Continuing its focus on unsettling and unconventional films from all over the world, as well as its recent bevy of French-language films pickups, Raymond Murray’s Artsploitation Films has acquired all North America rights to “Fever,” a Gallic riff on the Leopold and Loeb true-life murder scandal that features admired performances by France’s Martin Loisillon (“Mysteries of Lisbon,” “Something in the Air”) and Pierre Moure (“Paris”).
Bowing internationally at the 2014 Montreal World Film Festival, “Fever” won Loisillon best actor at the Mumbai Film Festival. It is currently screening at Cinequest, where it has its American premiere.
The debut of photographer-actor Raphael Neal, and distantly based on Leopold and Loeb by way of the same-titled novel from France’s Leslie Kaplan, “Fever” was produced by Jean-Philippe Rouxel, Neal’s partner at Paris-based Strutt Films, and sold by Samuel Blanc at France’s Jour2Fete.
Artsploitation plans a theatrical release in the summer, followed by the film’s DVD and VOD bow this fall.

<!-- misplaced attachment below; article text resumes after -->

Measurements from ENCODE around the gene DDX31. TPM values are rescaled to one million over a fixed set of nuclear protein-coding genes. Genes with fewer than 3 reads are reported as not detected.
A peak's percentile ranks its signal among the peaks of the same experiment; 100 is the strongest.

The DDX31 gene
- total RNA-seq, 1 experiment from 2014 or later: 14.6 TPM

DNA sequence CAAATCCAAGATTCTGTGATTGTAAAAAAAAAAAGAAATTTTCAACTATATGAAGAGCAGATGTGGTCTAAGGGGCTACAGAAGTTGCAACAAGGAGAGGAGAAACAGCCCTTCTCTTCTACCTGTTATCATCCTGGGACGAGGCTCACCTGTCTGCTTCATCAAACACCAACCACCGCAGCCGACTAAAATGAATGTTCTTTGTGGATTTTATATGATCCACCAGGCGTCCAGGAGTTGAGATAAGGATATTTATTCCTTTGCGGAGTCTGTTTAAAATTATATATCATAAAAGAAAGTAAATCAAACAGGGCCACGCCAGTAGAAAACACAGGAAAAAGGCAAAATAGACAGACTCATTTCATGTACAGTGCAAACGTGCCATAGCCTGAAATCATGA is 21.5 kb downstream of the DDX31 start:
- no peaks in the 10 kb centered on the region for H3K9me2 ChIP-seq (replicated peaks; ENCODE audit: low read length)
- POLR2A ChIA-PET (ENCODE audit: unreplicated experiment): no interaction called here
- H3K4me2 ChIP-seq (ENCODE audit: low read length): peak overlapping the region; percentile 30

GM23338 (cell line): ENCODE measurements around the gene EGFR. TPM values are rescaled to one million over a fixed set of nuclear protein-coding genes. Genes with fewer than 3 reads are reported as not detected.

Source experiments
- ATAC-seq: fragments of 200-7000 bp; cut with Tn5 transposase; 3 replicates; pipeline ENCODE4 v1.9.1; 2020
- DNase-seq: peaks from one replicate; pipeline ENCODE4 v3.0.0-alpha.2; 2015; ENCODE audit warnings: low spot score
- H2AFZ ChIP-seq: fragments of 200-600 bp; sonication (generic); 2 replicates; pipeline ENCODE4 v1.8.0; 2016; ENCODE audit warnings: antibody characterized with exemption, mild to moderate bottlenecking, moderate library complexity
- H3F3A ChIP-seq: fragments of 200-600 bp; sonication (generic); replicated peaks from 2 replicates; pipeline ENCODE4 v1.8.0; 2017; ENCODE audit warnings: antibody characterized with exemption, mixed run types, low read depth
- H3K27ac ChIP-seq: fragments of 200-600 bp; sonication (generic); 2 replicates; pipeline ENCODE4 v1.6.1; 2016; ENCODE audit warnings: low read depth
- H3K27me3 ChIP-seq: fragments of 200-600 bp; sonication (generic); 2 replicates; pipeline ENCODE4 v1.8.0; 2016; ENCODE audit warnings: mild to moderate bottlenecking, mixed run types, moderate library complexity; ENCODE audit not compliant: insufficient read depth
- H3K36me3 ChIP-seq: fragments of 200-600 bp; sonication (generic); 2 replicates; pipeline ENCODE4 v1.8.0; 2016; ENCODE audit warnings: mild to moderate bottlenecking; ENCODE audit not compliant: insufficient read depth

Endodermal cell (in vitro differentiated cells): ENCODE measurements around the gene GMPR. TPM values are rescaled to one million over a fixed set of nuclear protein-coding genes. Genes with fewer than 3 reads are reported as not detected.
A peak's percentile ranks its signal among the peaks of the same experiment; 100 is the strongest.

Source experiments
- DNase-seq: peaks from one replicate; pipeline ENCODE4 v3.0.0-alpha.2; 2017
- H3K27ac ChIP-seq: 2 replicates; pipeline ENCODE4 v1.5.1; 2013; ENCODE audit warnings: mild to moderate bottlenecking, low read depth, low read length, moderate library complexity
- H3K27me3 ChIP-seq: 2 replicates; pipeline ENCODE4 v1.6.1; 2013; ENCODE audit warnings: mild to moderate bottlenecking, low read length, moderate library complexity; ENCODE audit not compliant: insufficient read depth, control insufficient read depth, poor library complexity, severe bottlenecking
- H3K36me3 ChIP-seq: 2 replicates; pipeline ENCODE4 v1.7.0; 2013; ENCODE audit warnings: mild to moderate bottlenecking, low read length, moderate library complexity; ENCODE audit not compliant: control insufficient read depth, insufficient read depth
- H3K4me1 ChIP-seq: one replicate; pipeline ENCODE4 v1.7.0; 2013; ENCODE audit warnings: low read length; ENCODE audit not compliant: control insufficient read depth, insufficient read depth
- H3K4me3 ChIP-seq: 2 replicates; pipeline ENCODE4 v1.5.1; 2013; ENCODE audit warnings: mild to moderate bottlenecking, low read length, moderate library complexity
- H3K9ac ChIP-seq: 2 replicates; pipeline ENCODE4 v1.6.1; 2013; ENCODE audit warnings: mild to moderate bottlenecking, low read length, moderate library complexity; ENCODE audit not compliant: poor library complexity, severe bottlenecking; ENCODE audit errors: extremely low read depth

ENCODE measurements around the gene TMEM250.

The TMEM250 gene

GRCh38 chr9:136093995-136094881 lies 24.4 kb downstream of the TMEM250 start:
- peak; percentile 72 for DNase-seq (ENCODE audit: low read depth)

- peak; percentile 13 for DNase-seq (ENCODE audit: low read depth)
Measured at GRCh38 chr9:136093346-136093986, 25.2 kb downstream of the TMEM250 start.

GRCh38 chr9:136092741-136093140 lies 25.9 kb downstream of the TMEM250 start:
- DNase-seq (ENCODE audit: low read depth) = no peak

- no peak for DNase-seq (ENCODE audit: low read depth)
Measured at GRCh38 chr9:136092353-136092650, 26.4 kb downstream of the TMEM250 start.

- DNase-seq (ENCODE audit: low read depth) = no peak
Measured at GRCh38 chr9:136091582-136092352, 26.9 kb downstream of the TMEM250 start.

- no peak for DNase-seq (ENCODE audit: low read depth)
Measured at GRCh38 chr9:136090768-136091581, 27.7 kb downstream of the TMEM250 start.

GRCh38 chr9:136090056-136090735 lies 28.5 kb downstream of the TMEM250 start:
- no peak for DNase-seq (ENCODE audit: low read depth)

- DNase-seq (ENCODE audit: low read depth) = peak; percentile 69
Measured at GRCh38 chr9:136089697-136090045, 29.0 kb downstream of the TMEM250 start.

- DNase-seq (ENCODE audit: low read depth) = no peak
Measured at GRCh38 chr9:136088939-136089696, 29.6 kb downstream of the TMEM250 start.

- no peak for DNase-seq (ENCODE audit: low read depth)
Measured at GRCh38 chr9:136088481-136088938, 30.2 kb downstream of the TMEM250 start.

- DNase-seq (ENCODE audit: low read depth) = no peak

“Fever” centers on two rich teenage philosophy students who, on a lark, kill a young woman they’ve just met. There is no motive. As time wears on, they realize they may have got away with murder. But the crime begins to affect the young men in startlingly different ways as they throw themselves into studying World War II – the figure of collaborator Maurice Papon, Hannah Arendt on Adolf Eichmann — in a attempt to sublimate their crime.
French singer Camille, whose “Le Fil” won the 2006 Victoires de la musique Revelation of the Year award and its 2009 Female Group/Artist of the Year plaudit, composed “Fever’s” soundtrack.
“’Fever’ is a startling film,” said Artsploitation president Raymond Murray. “Rather than go for a standard and violent tale of amoral teens who kill, director Neal goes instead for a subtle psychological approach, one that produces an intensely disquieting but exhilarating film experience.”
Artspolitation’s recent French pickups for North America include Romain Basset’s “Horsehead,” sold by Reel Suspects, and Jean-François Davy’s “Transgression,” from Wide Management.